- The Artificial Intelligence Institute of South Africa has been launched through a collaboration between the government and two Gauteng universities.
- It is being earmarked to expand digital skills, address unemployment and provide a bridge between academia, the public sector and industry.
- At the launch of the institute, the vice-chancellor of the University of Johannesburg said that the university will be making AI Literacy a compulsory course for all of its students.
A coalition between the Ministry of Communications and Digital Technologies, the University of Johannesburg, and the Tshwane University of Technology has seen the foundation of the Artificial Intelligence Institute of South Africa.
The inauguration of the Institute took place on Wednesday at the Johannesburg Business School, and was ushered in by Communications Minister Khumbudzo Ntshavheni, vice-chancellor of the University of Johannesburg (UJ) Prof Tshilidzi Marwala, and vice-chancellor of the Tshwane University of Technology (TUT) Prof Tinyiko Maluleke.
According to government, the institute is the first of its kind in South Africa and will expand the teaching of robotics and coding currently being offered in public schools.
Further, government believes it will, “Stimulate economic growth, address unemployment and create a positive social impact.”
The institute is hedged on digital skills propagation and for the continued collaboration between government academia and industry in order to find solutions for, “South Africa and Africa’s most critical and long-standing challenges.”
At the launch of the institute, UJ’s Prof Marwala spoke glowingly about the promising nature of artificial intelligence for South Africa. Marwala gave indication about the undertaking of the Artificial Intelligence Institute of South Africa.
“Firstly, it is going to work on the application of AI in all areas of our lives, in health, in transportation, in culture and so on and so forth,” said Marwala at the launch.
“It’s going to assist lawmakers in how to craft legislation that is going to work for the benefit of South Africans. It is going to be a bridge, as far as AI is concerned, between government and educational institutions and industry.”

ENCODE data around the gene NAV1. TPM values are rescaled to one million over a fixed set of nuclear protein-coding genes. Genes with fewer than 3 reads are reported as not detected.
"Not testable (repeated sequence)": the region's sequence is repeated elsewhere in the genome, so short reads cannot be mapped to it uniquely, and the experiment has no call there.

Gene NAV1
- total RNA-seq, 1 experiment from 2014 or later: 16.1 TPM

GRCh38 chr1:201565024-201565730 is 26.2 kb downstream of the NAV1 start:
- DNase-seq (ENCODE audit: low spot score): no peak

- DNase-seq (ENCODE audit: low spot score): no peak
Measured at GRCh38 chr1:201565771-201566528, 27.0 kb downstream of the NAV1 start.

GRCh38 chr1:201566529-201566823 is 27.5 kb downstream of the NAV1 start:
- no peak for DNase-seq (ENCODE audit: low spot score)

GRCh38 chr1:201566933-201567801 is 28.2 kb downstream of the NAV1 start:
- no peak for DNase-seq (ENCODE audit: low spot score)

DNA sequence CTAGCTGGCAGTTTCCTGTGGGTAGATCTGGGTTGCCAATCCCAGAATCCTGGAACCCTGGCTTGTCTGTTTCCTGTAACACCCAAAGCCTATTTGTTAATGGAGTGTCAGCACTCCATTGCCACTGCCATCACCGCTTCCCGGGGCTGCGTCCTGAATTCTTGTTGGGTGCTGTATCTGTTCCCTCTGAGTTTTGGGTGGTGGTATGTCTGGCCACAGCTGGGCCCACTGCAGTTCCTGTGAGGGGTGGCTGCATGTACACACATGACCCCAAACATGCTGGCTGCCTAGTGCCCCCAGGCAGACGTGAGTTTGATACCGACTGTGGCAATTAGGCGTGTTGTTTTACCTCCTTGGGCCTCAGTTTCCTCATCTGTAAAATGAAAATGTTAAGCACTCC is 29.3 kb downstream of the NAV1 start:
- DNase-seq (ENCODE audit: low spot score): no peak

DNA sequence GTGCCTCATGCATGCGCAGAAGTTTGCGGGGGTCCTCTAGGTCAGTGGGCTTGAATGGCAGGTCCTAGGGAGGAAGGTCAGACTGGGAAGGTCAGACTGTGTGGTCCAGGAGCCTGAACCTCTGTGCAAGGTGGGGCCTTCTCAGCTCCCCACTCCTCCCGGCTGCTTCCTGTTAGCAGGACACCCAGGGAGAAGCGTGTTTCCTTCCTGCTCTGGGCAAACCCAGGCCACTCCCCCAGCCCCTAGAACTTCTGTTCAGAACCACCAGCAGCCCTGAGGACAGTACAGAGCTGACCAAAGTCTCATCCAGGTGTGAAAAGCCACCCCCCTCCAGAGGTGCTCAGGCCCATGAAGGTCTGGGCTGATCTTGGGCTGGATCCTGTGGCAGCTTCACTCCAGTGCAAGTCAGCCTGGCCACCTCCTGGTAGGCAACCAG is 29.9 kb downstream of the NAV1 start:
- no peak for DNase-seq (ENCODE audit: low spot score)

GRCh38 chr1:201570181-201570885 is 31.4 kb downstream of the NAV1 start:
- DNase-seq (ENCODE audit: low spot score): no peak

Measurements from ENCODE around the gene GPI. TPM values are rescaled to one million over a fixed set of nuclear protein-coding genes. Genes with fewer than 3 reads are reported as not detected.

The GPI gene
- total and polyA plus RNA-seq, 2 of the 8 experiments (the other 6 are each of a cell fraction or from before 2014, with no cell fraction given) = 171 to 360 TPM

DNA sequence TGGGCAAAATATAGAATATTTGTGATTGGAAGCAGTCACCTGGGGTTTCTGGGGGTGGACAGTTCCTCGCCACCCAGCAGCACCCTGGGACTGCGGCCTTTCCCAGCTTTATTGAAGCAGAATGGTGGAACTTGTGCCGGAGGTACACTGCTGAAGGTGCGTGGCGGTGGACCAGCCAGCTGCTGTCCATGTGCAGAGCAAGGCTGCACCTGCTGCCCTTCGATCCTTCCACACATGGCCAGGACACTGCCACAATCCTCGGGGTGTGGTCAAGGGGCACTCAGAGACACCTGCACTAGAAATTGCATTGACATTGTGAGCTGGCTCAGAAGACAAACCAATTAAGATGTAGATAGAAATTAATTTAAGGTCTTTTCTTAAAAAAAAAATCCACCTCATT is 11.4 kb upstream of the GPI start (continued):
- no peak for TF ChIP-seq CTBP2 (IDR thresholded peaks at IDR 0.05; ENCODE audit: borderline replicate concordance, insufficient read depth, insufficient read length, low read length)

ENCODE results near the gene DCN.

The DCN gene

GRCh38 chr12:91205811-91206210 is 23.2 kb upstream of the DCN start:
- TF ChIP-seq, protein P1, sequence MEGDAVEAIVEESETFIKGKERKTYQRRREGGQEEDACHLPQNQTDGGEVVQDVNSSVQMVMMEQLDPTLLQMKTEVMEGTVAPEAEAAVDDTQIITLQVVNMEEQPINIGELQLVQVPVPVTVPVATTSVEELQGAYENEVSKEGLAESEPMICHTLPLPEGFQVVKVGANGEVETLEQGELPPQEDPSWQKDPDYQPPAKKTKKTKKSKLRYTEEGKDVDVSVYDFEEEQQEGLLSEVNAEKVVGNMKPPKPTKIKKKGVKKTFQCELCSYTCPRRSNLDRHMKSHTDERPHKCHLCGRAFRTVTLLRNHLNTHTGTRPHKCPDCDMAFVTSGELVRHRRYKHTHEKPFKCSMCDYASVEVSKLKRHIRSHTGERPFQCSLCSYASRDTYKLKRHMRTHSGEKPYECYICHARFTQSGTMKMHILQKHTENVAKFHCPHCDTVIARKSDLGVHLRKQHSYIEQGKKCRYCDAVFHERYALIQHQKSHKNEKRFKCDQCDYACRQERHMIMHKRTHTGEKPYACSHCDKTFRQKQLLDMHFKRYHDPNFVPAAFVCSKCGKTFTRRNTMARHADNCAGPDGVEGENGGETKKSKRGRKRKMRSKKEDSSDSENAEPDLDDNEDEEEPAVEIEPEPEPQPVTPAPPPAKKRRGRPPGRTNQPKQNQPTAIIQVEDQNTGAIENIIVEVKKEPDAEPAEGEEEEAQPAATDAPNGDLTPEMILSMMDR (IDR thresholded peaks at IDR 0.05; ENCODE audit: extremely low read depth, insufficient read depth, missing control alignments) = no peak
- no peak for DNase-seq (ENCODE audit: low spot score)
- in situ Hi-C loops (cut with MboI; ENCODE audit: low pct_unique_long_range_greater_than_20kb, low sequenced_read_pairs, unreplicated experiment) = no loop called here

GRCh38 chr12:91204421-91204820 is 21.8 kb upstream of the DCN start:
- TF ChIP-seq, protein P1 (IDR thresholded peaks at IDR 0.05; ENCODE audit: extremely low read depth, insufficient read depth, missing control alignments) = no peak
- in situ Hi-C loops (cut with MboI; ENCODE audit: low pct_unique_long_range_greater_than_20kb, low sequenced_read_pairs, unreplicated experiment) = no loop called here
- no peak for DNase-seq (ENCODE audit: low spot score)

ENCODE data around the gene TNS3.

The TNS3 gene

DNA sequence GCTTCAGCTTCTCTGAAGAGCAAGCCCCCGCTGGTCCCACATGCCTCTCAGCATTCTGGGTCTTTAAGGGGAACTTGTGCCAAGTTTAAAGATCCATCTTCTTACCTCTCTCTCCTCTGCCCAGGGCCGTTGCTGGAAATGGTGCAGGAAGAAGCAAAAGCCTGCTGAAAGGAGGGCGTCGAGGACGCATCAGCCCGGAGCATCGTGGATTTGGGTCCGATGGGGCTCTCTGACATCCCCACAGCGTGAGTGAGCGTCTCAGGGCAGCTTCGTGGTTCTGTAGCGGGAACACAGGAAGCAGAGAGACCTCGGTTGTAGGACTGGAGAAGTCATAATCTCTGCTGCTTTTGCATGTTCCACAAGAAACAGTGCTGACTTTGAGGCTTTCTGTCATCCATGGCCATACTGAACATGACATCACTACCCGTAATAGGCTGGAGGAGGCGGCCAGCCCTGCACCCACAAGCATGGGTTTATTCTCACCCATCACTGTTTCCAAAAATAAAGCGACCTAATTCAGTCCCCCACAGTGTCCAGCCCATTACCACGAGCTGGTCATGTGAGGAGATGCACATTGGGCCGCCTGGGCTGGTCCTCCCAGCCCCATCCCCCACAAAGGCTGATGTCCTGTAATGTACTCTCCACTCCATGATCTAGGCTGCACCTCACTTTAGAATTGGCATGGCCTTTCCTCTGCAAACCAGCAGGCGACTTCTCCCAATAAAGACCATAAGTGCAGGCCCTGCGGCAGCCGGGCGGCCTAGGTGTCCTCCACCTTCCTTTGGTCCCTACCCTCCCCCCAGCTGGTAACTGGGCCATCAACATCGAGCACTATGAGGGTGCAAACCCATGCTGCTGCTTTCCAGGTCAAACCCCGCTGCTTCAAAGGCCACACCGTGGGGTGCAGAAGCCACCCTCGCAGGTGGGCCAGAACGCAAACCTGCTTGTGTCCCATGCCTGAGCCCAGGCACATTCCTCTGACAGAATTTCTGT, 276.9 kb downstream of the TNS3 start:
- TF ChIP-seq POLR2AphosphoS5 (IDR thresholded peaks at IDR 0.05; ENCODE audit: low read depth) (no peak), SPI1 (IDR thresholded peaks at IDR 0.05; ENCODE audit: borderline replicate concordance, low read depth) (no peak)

Primarily, it is slated to be an educational institution, and to that end, the vice-chancellor said that the study of artificial intelligence is being made a “compulsory course” in all qualifications at UJ. However, this will not be a technical course, instead, it will be what he calls “AI Literacy.”
“The study of Artificial Intelligence is being made a compulsory course in all qualifications in the University of Johannesburg to empower its graduates to advance in all areas of work.”#InventingTheFuture pic.twitter.com/kaYU9sEXzk
— Dept of Communications & Digital Technologies (@CommsZA) November 30, 2022
According to a 2021 study, AI Literacy is primarily designed to provide an understanding of AI concepts and help make students feel empowered to work with AI.
Basically, UJ is set to provide all of its students with a compulsory “Introduction to AI” course with which they will be able to espouse the benefits of the technology and drive its adoption.
“[The course will enable students to] understand this technology, what it is doing, what is its limitations, what is its strengths, so ultimately you will be able to advise whichever organisation you work for to adopt this technology,” Marwala explained.
Prof Marwala made it clear that absolutely every student, no matter their major, would have to complete the AI course. It waits to be seen how UJ manages this and whether or not it will be successful.
The launch of the Artificial Intelligence Institute of South Africa can be seen as a major step forward only if practical benefits emerge from it. If real skills can be taught and scaled. The future for AI in South Africa is exciting, but we hope it moves past buzzwords and political promises into something tangible and for the benefit of the country.
[Source – SA News]